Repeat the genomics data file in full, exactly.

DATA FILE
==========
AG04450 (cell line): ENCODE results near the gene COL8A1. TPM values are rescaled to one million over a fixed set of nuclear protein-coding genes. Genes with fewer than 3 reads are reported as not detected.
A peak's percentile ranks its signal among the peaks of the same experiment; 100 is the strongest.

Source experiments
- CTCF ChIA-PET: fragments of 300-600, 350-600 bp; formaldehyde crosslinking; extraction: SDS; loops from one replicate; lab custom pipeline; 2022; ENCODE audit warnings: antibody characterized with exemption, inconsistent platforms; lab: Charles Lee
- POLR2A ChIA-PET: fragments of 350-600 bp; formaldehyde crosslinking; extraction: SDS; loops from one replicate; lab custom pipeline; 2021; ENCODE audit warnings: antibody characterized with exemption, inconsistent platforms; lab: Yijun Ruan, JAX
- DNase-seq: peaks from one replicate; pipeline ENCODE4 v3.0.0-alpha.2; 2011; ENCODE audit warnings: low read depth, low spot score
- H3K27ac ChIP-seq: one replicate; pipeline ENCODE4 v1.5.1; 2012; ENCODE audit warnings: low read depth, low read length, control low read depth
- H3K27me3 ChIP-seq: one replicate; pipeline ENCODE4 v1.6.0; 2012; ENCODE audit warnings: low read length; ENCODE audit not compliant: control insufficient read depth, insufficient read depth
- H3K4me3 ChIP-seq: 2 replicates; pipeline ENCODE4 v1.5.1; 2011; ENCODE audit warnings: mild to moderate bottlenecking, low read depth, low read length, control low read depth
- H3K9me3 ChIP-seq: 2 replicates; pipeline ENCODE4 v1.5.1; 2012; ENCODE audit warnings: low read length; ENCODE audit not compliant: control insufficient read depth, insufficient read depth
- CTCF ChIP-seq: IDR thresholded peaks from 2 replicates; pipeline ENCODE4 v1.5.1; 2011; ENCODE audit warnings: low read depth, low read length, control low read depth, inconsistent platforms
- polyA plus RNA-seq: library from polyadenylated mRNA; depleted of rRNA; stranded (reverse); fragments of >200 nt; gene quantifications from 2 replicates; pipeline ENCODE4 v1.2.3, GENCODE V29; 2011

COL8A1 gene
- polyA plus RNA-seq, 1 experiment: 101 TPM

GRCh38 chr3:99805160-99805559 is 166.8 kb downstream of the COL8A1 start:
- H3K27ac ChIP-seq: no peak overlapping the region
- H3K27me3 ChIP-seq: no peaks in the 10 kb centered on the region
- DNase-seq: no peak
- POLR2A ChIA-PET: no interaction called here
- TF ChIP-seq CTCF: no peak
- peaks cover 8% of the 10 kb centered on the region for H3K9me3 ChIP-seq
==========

AG04450 (cell line): ENCODE results near the gene COL8A1. TPM values are rescaled to one million over a fixed set of nuclear protein-coding genes. Genes with fewer than 3 reads are reported as not detected.
A peak's percentile ranks its signal among the peaks of the same experiment; 100 is the strongest.

Source experiments
- CTCF ChIA-PET: fragments of 300-600, 350-600 bp; formaldehyde crosslinking; extraction: SDS; loops from one replicate; lab custom pipeline; 2022; ENCODE audit warnings: antibody characterized with exemption, inconsistent platforms; lab: Charles Lee
- POLR2A ChIA-PET: fragments of 350-600 bp; formaldehyde crosslinking; extraction: SDS; loops from one replicate; lab custom pipeline; 2021; ENCODE audit warnings: antibody characterized with exemption, inconsistent platforms; lab: Yijun Ruan, JAX
- DNase-seq: peaks from one replicate; pipeline ENCODE4 v3.0.0-alpha.2; 2011; ENCODE audit warnings: low read depth, low spot score
- H3K27ac ChIP-seq: one replicate; pipeline ENCODE4 v1.5.1; 2012; ENCODE audit warnings: low read depth, low read length, control low read depth
- H3K27me3 ChIP-seq: one replicate; pipeline ENCODE4 v1.6.0; 2012; ENCODE audit warnings: low read length; ENCODE audit not compliant: control insufficient read depth, insufficient read depth
- H3K4me3 ChIP-seq: 2 replicates; pipeline ENCODE4 v1.5.1; 2011; ENCODE audit warnings: mild to moderate bottlenecking, low read depth, low read length, control low read depth
- H3K9me3 ChIP-seq: 2 replicates; pipeline ENCODE4 v1.5.1; 2012; ENCODE audit warnings: low read length; ENCODE audit not compliant: control insufficient read depth, insufficient read depth
- CTCF ChIP-seq: IDR thresholded peaks from 2 replicates; pipeline ENCODE4 v1.5.1; 2011; ENCODE audit warnings: low read depth, low read length, control low read depth, inconsistent platforms
- polyA plus RNA-seq: library from polyadenylated mRNA; depleted of rRNA; stranded (reverse); fragments of >200 nt; gene quantifications from 2 replicates; pipeline ENCODE4 v1.2.3, GENCODE V29; 2011

COL8A1 gene
- polyA plus RNA-seq, 1 experiment: 101 TPM

GRCh38 chr3:99805160-99805559 is 166.8 kb downstream of the COL8A1 start:
- H3K27ac ChIP-seq: no peak overlapping the region
- H3K27me3 ChIP-seq: no peaks in the 10 kb centered on the region
- DNase-seq: no peak
- POLR2A ChIA-PET: no interaction called here
- TF ChIP-seq CTCF: no peak
- peaks cover 8% of the 10 kb centered on the region for H3K9me3 ChIP-seq